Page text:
Host: Myroodah Station
While many northern cattle properties around the Top End have missed out on their average rainfall this wet season, we have been very fortunate to have been under the right weather systems bringing some beautiful rain to Myroodah Station during the 2014/15 Wet.
We had record rainfall to start the year off with over 16 ½ inches falling in January alone. This amount in January has not been recorded on Myroodah for over 20 years. During this beautiful month of rain, it was mostly just our own family here with all other staff away on their annual break.
Fitzroy River and channels in flood – January 2015
The rain brings new life everywhere you look. You can find a bird nest with eggs or chicks in nearly every tree around the station complex area and our kids love to monitor the progress of eggs turning to chicks turning to young birds learning to fly. The grass grows, the plants flower, the insects are in their thousands and the birds enjoy feasting on them. It is an amazing time of year to see nature at its best.
Our son Will checking the progress of some chicks in their nest
It is also the time of year property managers hope to breathe a sigh of relief as keeping water up to livestock and ensuring they have plenty of grass to eat is not such an issue. We get to see some spectacular sky-scapes as storms roll in over the station and there are many nights we sit outside with eyes skywards watching the lightning flash across the sky in awe of nature’s wonders.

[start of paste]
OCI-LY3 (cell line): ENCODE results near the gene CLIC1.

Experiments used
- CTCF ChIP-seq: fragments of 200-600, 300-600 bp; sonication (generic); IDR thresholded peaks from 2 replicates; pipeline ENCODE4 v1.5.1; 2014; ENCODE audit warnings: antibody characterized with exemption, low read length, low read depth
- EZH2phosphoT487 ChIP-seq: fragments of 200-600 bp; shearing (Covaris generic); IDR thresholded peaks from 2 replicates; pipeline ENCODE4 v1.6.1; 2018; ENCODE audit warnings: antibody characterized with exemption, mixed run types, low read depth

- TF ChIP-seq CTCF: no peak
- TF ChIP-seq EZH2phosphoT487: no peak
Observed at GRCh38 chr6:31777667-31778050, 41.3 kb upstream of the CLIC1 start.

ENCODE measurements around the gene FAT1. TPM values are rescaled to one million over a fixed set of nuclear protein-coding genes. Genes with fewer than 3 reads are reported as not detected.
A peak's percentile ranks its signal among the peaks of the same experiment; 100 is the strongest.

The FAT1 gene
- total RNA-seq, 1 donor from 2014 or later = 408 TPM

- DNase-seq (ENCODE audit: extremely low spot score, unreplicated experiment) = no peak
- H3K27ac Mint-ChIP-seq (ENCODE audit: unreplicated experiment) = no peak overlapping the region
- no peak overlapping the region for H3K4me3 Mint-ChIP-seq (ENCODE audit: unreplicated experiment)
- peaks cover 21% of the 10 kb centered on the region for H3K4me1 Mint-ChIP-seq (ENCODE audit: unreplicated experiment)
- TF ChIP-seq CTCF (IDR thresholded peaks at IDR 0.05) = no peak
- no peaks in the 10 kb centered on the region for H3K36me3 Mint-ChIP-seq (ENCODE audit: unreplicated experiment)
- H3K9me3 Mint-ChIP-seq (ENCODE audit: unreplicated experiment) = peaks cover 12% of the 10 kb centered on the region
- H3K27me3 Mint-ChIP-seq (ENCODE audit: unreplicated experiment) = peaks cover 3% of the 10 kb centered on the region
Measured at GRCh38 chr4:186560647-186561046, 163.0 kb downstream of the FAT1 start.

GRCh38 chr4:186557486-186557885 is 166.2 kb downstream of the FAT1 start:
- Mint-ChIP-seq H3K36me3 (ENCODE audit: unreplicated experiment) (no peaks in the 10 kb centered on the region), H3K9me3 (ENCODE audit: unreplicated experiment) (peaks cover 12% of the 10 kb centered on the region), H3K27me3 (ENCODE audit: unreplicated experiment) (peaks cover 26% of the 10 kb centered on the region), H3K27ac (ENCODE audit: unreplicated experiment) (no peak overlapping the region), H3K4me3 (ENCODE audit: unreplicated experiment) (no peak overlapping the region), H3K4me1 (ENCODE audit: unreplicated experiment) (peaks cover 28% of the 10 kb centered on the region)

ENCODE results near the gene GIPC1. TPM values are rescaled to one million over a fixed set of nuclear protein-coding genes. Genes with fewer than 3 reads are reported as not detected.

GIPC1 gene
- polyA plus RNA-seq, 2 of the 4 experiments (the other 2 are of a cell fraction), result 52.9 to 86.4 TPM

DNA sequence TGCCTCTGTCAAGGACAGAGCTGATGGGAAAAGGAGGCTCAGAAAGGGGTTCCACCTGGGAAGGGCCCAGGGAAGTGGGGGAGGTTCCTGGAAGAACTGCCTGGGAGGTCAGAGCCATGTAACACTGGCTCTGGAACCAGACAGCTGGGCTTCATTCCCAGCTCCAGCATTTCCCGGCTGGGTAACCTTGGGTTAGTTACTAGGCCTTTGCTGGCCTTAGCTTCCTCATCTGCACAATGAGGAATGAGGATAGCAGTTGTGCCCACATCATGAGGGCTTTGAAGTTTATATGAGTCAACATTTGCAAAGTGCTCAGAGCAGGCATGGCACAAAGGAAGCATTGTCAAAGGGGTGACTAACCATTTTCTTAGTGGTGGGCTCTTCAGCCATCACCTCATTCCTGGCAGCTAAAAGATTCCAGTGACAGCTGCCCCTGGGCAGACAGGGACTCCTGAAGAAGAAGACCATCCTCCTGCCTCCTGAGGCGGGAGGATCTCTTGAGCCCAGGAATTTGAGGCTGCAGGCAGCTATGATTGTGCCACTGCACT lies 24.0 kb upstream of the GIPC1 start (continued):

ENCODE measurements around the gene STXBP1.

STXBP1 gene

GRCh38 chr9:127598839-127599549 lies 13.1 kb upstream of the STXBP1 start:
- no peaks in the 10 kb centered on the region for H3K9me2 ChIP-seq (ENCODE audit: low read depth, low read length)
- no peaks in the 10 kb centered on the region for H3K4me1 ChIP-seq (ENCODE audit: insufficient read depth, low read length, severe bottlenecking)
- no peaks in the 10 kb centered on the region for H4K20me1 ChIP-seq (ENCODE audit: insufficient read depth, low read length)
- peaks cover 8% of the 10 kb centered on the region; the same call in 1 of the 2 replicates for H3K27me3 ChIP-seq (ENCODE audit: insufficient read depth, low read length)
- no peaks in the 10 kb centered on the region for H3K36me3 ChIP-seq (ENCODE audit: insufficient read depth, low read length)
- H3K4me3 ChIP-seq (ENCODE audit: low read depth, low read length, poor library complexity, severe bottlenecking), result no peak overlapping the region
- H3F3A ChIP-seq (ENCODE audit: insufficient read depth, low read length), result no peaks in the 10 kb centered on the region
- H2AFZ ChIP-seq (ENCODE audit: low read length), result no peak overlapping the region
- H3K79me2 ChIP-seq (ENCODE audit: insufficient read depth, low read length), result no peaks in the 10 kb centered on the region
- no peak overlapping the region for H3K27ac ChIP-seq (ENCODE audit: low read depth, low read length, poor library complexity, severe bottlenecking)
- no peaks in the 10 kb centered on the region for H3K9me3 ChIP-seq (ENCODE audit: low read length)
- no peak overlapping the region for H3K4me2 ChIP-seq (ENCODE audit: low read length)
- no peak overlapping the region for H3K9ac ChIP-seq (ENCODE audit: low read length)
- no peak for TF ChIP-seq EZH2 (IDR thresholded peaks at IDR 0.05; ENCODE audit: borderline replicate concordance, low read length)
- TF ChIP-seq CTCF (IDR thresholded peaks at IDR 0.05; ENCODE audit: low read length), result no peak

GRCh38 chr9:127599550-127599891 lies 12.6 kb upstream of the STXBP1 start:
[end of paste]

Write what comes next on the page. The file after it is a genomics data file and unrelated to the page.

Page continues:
Storm approaching the Myroodah Station airstrip
Of course all the rain does make access in and out of the property a bit of an issue, so we always make sure we have enough food and other essentials to last at least a month at a time. You never know when you’ll next make it to town or when stores can be flown in. During the dry months we have a pretty short run to town. To travel to Broome where we get the majority of our supplies takes only around 2 ½ hours to drive. In the wet however, we cannot cross the Fitzroy River which is our main access in and out, as it is a low-level causeway and generally too high to cross from about Christmas through to Easter. Fortunately however we have another way out, but this can take up to 6 hours when the roads are really wet, or 4 hours on a good day. The long way round also has another wide creek (called the Geegully) to cross which can often be too high when you arrive after travelling two hours just to reach it.
Geegully Creek in flood – our road clearly under water. January 2015
Although some of the challenges and inconveniences of the annual wet season may sound daunting to some, I am certain most station families would tell you it is their favourite time of year. For the managers, it is their time to relax; for the managers wives, it is time to see their husbands who have been too busy to enjoy their family throughout the year; and for the kids….. well, it is a water playground for them and there’s nothing better when you don’t see much moisture coming from the sky for the remainder of the year!
Our kids enjoying their very own waterpark!